I can’t help you on the origin of the word, but thanks to a reader who sent me a link to a video of the 1981 draft, the second to be televised in its entirety by ESPN, I had a chance to go down memory lane this week and I loved it. The coverage was so raw, so unscripted, that it had amazing power and believability to it. I loved the way a crowd of people, including a couple of reporters I recognized, aimlessly stood around the commissioner’s podium. The casualness and innocence of the event was fantastic, as was Pete Rozelle, who was as tan and healthy looking as I’ll always remember him. Somebody hung a few pennants on the wall, but that was about it for props. That TV coverage of the 1981 NFL Draft is the equivalent of a Ketchman-Spofford video, compared to what we’re going to see tonight. When I think back on how things were in this league when I began covering it, I’m amazed at the level of sophistication we take for granted now.
Mike from Bridgeport, CT
“If (the run on tweeners) begins at seven, look out.” The team drafting at seven runs a 4-3 and won't be interested in tweeners. I'm curious what you envision happening if the tweener run does indeed begin at pick seven. Who trades up and will Melvin Ingram be the player who starts the avalanche?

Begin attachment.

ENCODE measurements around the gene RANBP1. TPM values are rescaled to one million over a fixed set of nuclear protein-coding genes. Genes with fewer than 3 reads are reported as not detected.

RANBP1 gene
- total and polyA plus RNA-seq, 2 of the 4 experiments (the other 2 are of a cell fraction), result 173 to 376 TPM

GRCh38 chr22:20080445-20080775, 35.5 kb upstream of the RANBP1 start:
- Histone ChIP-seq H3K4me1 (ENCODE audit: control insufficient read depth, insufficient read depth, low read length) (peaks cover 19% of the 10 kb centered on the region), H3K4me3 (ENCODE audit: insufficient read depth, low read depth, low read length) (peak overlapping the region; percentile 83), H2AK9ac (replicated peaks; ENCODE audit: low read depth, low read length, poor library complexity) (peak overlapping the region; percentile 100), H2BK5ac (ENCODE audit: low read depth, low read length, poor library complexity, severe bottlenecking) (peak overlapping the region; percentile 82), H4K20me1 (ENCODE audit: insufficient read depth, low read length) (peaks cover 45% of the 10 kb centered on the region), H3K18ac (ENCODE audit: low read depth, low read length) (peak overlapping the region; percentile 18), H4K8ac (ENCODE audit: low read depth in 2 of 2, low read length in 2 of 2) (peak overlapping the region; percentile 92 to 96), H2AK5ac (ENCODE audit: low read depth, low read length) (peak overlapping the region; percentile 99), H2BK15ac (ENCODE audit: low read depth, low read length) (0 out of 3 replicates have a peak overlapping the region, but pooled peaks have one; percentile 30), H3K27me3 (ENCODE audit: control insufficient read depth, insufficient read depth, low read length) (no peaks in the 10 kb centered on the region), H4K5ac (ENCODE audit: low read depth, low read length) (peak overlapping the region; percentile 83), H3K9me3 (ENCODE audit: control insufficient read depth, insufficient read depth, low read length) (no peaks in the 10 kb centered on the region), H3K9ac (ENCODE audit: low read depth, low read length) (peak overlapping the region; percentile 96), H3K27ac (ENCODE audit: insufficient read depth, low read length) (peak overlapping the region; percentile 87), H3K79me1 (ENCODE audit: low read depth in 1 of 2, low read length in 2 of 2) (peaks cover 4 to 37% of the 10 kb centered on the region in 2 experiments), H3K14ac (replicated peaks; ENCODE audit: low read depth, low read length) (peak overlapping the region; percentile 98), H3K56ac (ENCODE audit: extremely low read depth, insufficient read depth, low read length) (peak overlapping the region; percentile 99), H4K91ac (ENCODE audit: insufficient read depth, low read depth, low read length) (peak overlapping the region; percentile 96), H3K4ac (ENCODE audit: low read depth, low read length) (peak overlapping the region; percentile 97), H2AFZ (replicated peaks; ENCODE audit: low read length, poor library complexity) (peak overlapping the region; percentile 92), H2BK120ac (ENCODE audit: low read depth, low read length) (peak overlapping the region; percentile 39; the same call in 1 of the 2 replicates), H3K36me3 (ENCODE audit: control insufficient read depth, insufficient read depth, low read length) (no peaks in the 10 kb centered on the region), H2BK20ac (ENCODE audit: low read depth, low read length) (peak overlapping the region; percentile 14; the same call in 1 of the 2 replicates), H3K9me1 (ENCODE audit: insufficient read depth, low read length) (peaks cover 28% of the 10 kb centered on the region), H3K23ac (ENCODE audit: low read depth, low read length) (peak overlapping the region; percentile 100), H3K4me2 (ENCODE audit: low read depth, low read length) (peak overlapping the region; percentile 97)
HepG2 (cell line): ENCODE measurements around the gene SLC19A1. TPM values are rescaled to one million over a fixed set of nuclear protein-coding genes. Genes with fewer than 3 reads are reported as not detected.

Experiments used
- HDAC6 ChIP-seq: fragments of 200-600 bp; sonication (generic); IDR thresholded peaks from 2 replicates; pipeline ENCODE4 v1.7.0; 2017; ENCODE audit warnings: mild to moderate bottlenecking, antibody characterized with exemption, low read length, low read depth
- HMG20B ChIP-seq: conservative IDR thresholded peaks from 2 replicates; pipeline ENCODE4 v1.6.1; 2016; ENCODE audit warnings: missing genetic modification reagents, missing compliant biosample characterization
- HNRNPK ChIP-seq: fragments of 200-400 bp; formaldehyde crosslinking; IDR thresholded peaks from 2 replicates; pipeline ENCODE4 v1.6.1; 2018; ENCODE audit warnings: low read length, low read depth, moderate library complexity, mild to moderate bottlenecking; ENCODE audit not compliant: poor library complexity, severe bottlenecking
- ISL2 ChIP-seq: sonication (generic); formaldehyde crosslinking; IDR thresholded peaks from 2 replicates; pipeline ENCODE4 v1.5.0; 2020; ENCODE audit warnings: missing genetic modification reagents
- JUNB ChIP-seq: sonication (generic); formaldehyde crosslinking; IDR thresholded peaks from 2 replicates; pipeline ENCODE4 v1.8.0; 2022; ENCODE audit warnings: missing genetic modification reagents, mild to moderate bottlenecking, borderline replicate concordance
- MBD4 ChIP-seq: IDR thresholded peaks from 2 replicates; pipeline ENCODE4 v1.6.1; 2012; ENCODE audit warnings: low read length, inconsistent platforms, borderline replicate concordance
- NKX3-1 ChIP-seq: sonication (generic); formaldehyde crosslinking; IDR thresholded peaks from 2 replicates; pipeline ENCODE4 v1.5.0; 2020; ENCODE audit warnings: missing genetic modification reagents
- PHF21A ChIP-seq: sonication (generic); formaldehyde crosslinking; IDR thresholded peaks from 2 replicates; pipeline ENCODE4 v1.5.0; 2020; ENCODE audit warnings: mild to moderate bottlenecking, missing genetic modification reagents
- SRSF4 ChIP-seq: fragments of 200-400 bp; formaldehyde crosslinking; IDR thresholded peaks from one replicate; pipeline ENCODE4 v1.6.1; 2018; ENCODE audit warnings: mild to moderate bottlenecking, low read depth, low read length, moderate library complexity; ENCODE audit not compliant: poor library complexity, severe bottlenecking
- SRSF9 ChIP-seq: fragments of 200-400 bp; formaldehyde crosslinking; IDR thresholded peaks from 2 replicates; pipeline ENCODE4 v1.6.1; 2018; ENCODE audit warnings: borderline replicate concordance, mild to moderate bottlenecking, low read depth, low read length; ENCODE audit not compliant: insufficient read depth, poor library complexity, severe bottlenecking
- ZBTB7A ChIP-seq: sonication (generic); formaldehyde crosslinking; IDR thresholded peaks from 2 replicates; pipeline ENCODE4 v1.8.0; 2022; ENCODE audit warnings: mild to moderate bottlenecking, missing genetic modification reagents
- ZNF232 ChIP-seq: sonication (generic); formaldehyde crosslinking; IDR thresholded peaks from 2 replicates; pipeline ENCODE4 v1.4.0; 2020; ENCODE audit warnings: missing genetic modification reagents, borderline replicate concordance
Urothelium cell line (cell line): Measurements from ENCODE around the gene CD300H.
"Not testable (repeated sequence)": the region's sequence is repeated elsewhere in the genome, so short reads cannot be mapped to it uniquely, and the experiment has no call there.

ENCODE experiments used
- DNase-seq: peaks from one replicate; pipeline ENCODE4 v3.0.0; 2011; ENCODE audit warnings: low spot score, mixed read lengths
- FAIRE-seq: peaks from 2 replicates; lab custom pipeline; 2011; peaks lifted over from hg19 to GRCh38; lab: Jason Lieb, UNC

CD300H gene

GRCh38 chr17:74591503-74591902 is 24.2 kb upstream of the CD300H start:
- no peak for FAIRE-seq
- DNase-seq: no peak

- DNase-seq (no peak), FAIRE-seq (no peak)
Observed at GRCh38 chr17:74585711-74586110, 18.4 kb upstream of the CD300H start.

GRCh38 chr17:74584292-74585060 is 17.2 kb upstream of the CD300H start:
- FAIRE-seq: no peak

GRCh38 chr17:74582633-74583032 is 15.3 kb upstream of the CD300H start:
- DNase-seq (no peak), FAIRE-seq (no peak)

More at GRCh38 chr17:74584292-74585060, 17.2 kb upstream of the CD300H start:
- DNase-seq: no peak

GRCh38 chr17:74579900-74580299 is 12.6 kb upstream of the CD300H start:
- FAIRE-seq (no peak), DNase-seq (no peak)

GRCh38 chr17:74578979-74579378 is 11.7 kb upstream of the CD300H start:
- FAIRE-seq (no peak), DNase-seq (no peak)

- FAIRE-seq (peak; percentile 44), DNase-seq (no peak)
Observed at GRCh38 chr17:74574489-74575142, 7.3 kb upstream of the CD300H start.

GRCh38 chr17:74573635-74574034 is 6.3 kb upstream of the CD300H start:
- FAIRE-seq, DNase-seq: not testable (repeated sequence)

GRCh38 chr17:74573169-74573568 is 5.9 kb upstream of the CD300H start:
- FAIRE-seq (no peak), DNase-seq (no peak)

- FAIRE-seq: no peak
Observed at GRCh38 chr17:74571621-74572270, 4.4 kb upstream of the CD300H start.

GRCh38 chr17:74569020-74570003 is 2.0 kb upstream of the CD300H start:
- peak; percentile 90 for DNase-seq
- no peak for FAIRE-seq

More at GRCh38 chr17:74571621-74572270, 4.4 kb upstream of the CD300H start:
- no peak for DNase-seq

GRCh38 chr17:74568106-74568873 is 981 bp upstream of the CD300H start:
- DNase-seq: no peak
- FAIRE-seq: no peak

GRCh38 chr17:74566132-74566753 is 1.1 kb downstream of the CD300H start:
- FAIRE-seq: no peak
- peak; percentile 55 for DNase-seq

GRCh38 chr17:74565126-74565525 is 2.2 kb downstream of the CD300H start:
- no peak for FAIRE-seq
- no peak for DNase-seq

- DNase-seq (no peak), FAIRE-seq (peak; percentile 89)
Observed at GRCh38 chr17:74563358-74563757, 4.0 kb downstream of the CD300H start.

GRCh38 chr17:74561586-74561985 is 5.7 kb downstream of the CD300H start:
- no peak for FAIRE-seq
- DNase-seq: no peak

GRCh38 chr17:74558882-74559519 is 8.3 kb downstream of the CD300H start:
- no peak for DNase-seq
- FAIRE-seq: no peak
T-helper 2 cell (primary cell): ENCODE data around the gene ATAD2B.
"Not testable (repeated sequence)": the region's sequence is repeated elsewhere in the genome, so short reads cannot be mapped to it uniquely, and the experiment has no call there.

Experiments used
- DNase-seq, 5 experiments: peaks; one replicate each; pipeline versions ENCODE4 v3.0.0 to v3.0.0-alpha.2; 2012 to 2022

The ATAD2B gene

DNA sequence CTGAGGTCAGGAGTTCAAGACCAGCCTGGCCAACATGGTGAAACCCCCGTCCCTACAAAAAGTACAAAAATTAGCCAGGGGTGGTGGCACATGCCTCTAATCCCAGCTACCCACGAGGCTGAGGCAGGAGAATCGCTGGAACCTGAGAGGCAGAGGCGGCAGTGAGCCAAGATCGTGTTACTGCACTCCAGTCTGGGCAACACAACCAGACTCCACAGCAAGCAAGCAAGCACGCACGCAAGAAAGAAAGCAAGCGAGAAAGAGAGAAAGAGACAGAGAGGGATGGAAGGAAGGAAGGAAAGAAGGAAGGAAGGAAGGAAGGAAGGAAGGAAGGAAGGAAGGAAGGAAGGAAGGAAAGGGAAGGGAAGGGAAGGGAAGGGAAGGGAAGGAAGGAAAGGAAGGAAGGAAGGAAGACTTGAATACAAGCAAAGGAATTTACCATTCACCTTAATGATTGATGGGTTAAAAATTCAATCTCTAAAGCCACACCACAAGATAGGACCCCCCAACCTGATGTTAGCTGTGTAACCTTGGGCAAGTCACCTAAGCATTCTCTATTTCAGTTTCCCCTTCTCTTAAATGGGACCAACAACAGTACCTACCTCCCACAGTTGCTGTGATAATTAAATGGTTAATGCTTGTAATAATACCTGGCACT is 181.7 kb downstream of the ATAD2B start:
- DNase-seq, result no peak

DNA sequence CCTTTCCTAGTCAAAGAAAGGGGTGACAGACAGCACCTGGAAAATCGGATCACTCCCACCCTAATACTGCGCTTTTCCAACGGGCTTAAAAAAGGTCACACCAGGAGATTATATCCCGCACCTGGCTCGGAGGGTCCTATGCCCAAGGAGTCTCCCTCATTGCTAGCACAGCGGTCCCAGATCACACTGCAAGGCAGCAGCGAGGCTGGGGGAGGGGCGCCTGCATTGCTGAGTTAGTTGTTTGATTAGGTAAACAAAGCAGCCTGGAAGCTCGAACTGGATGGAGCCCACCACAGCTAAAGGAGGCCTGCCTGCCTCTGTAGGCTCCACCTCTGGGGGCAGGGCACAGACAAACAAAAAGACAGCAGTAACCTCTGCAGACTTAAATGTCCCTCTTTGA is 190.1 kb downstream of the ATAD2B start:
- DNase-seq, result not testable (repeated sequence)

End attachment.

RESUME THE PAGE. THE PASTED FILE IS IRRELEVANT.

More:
Several reporters that cover the team at seven believe Ingram is their man. Even though Ingram is thought to be better suited to play up in a 3-4, a lot of “experts,” Tony Pauline among them, believe Ingram has the ability to play down in a 4-3. The sooner the first pass rusher is selected, the faster the bulk of them will go off the board. Nobody has to trade up to make them disappear, because every team is looking for pass rushers, always.
Matt from Spotswood, NJ
I used to play fullback and it pains me to see it vanish. The fullback trap, such a beautiful play.
The left guard pulls out, the center seals one defensive tackle as the fullback makes a jab step in that direction, the right guard traps the other tackle, and the safety’s eyes look like they’re going to explode as 230 pounds of man bursts through a hole, knees up and in full gallop. You’re old school, Matt. I’m glad I’m not like that.
Ellen from Jersey City, NJ
Since many of the players are in town for the strength and conditioning workouts, do you know if the players will have their own draft party in the weight room?
Ellen, I want you to imagine that you’re a player on the Packers and you’re with your teammates at a draft party in the weight room, when it’s announced the Packers’ first-round pick is a guy that plays your position. Are you having a good time?